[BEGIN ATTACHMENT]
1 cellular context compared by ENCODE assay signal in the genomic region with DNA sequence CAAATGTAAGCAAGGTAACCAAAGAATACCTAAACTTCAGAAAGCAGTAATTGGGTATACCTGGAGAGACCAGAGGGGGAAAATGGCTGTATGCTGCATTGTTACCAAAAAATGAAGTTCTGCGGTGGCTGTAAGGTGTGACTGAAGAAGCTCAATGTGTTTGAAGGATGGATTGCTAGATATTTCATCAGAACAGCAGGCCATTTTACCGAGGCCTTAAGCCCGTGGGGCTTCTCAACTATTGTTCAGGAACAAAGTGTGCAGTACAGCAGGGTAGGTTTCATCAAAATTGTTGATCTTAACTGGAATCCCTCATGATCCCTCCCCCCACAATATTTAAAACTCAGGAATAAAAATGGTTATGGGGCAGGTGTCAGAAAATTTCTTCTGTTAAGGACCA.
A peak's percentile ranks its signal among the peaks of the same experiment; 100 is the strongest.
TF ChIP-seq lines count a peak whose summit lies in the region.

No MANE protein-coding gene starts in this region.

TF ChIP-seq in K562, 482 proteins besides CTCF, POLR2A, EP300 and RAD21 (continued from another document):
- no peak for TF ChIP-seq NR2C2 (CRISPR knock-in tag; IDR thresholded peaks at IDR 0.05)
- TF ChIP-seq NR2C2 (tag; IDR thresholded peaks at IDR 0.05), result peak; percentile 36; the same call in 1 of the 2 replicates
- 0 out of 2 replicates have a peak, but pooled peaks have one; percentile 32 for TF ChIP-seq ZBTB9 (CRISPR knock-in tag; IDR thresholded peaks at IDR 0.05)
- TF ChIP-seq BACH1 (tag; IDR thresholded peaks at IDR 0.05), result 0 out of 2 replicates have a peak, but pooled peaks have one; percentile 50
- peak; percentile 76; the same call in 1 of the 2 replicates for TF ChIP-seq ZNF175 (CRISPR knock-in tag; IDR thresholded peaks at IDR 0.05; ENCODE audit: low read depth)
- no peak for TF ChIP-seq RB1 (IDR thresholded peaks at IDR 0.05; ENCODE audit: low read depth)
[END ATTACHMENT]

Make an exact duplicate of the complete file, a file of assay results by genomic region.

1 cellular context compared by ENCODE assay signal in the genomic region with DNA sequence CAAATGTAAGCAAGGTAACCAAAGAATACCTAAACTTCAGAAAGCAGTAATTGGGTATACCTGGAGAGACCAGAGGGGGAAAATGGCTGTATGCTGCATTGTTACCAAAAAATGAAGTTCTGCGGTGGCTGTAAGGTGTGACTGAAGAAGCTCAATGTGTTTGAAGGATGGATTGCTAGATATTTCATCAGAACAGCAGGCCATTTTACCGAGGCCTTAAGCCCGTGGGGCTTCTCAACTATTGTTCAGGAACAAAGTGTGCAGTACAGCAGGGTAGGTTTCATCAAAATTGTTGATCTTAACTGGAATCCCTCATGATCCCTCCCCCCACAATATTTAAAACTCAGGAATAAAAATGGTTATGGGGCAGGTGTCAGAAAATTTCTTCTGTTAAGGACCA.
A peak's percentile ranks its signal among the peaks of the same experiment; 100 is the strongest.
TF ChIP-seq lines count a peak whose summit lies in the region.

No MANE protein-coding gene starts in this region.

TF ChIP-seq in K562, 482 proteins besides CTCF, POLR2A, EP300 and RAD21 (continued from another document):
- no peak for TF ChIP-seq NR2C2 (CRISPR knock-in tag; IDR thresholded peaks at IDR 0.05)
- TF ChIP-seq NR2C2 (tag; IDR thresholded peaks at IDR 0.05), result peak; percentile 36; the same call in 1 of the 2 replicates
- 0 out of 2 replicates have a peak, but pooled peaks have one; percentile 32 for TF ChIP-seq ZBTB9 (CRISPR knock-in tag; IDR thresholded peaks at IDR 0.05)
- TF ChIP-seq BACH1 (tag; IDR thresholded peaks at IDR 0.05), result 0 out of 2 replicates have a peak, but pooled peaks have one; percentile 50
- peak; percentile 76; the same call in 1 of the 2 replicates for TF ChIP-seq ZNF175 (CRISPR knock-in tag; IDR thresholded peaks at IDR 0.05; ENCODE audit: low read depth)
- no peak for TF ChIP-seq RB1 (IDR thresholded peaks at IDR 0.05; ENCODE audit: low read depth)